The coronavirus is not only a global health and economic crisis; it has now mutated to become a global security crisis. Spammers, scammers, and hackers, or "cyberscum" as one writer dubbed them, are working overtime to profit from the increased usage of the internet and the epidemic of fear.
Proliferation of Domains
A report from ZNet states, "From tens a day in February, there are now thousands of new domains popping up daily, containing terms like coronavirus, covid, pandemic, virus, or vaccine. . .RiskIQ saw more than 13,500 suspicious domains on Sunday, March 15; more than 35,000 domains the next day; and more than 17,000 domains the day after that."
"Most of these sites are being used to host phishing attacks, distribute malware-laced files, or for financial fraud, for tricking users into paying for fake COVID-19 cures, supplements, or vaccines."
Healthcare Workers Targeted
Ransomware attacks on hospitals aren't new. Because attacks can pose a threat to the well-being of patients, cybercriminals bet on administrators quickly paying the ransom. But the coronavirus pandemic has put a big, irresistible bullseye target on the healthcare sector.
"Financial gain is, unfortunately, the only motive for criminal actors," Infosecurity professional, John Opdenakker says, "they . . . know that medical organizations are currently in a very vulnerable situation due to the coronavirus outbreak, which only increases the probability that they'll pay extortion demands."
Mobile Users Targeted
Coronavirus malware and scams are also finding their way to mobile devices. Android users are being targeted with a coronavirus tracker app that locks user devices after installation.
"The ransomware requests $100 in bitcoin in 48 hours on the ransom note. It threatens to erase your contacts, pictures, and videos, as well as your phone's memory. It even claims that it will leak your social media accounts publicly," says DomainTools
DomainTools researchers have reverse engineered the ransomware and plan to release decryption keys that will unlock phones for free.
How Do You Protect Yourself and Your Business?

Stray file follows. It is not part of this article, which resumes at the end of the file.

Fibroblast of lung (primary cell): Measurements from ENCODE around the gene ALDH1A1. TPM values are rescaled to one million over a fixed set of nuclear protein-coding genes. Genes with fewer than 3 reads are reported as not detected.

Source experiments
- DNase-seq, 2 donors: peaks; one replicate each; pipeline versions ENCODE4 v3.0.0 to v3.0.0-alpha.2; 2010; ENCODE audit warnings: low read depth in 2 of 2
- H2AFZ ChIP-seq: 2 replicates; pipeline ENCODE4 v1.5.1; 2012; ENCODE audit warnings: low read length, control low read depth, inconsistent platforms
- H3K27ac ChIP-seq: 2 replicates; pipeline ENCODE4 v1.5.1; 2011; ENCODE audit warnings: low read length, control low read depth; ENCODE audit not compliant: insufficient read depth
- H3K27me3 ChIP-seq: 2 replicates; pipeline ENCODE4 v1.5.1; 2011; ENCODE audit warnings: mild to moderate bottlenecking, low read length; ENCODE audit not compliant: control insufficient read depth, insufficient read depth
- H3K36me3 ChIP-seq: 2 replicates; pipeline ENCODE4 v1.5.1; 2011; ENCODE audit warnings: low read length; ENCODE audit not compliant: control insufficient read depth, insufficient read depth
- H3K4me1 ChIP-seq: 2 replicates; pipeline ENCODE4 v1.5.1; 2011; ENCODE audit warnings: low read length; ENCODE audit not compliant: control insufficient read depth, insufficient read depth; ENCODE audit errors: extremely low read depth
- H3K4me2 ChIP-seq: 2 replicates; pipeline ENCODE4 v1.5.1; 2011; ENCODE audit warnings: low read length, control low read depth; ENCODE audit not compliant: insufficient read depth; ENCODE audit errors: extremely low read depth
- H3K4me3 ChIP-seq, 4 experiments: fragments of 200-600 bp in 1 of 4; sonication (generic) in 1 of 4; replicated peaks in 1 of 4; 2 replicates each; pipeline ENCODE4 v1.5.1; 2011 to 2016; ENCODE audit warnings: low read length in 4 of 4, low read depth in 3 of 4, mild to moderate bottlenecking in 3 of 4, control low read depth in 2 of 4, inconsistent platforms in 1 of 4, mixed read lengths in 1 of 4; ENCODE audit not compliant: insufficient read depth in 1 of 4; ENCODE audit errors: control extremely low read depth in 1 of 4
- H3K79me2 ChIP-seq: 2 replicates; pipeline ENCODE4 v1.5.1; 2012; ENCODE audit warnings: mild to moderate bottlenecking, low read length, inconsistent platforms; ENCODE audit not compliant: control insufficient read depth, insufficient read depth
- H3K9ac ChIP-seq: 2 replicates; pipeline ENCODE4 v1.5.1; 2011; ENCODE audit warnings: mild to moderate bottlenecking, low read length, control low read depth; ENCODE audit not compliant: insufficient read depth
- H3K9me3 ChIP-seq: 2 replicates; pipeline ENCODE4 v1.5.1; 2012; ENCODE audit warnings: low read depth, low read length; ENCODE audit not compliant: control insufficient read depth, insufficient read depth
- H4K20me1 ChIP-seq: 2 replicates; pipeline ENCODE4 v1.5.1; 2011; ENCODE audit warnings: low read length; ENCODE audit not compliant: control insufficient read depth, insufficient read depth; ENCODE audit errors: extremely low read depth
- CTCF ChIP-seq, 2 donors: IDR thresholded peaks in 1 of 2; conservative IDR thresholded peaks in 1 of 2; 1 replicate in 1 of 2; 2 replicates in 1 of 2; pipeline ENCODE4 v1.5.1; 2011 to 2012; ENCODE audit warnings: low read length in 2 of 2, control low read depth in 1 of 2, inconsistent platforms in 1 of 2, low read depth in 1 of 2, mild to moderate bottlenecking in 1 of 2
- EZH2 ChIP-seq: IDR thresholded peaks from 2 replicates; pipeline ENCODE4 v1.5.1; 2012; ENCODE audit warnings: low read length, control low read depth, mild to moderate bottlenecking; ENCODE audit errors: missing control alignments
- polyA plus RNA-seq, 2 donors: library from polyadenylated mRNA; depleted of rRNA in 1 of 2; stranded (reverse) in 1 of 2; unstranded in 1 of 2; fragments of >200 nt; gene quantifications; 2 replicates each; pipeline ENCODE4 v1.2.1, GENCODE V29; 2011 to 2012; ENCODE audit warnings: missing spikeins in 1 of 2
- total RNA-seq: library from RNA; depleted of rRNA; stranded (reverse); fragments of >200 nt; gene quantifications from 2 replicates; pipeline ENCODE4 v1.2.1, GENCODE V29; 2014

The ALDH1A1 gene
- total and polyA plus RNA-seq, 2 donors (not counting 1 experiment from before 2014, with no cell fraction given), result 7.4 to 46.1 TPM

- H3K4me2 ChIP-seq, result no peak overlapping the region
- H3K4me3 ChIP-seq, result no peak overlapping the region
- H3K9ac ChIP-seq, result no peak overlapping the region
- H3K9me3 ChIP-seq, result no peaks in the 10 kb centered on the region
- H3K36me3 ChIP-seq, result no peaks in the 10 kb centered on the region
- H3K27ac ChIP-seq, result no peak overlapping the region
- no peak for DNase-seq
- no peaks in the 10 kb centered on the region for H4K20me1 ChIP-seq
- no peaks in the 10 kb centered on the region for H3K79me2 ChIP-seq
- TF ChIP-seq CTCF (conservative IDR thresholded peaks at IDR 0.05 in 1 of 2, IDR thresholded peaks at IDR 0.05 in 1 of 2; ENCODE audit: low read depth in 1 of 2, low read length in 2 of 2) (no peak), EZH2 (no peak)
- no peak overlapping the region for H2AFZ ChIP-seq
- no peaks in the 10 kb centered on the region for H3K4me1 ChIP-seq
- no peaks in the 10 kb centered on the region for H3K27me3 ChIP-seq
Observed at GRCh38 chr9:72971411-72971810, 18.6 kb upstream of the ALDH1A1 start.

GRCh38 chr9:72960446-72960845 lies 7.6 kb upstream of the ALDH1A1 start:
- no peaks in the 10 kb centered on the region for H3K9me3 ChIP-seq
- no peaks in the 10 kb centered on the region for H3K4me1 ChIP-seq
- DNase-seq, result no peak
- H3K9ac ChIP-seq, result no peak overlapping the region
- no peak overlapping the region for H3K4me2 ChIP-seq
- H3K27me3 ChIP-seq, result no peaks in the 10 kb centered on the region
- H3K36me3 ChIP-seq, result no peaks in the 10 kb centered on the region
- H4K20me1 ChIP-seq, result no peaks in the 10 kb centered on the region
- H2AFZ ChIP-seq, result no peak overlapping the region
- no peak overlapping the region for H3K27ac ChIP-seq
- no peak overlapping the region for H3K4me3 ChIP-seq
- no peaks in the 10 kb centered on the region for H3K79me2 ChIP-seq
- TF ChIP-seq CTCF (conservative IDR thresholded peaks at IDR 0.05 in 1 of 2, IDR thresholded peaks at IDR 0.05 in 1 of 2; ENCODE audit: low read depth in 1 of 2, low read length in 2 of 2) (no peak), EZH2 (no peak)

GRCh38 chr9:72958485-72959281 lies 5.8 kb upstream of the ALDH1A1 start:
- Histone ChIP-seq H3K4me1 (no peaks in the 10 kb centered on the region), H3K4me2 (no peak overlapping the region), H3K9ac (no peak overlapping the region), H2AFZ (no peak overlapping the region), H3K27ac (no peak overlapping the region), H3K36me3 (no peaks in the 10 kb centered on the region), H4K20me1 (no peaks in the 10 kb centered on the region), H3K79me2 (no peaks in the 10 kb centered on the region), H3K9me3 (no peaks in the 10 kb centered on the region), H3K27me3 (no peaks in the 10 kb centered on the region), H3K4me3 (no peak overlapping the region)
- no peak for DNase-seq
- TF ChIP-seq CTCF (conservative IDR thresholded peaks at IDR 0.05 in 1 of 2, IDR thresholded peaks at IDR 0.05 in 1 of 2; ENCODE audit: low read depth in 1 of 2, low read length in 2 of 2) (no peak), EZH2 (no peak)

Before this pandemic fades to a memory, you are likely to experience COVID-19 scams firsthand. From college students to seniors, from desktops to mobile devices, from professional services to retail and everything in between — no one is exempt from hackers' greed. What can you do about it? How can you protect yourself and your business?
Be alert and make sure you do these three things before you click on a link:
1. Be skeptical and don’t click on links or attachments on unsolicited emails. Even if these emails have an official logo—do not click on it! Send it to one of our technicians, then delete it. Just like social distancing, keep away from these and get them tested.
Note: Any email coming from Adept Solutions that contain links will have our website in the first part of the line, https://adept-solutions.net/. If you feel compelled to click a link, always hover over it first to make sure the link is going where it says it will go.
2. Be wary of charity communications. Predatory imposters go out of their way in times like these to impersonate trusted charities. Go to a trusted source when you want to give. We all have an impulse to give when others are hurting but don’t fall prey to these scams.
3. If an email seems too urgent, don’t be in a hurry to click! Scammers are always trying to increase the sense of urgency to get you to click without thinking. If you feel rushed, it is normally a sign that you are getting scammed. Readers should be highly skeptical of emails and websites that purport to provide information or goods related to the ongoing pandemic. Always confirm the primary source of those communications.
One of the most reliable, legitimate resources for COVID-19 information is the US Centers for Disease Control and Prevention site.
Our team is ready to assist you in any way to ensure your business succeeds during these unsettling times. Don't hesitate to contact us by phone, 530-751-5100 or email, firstname.lastname@example.org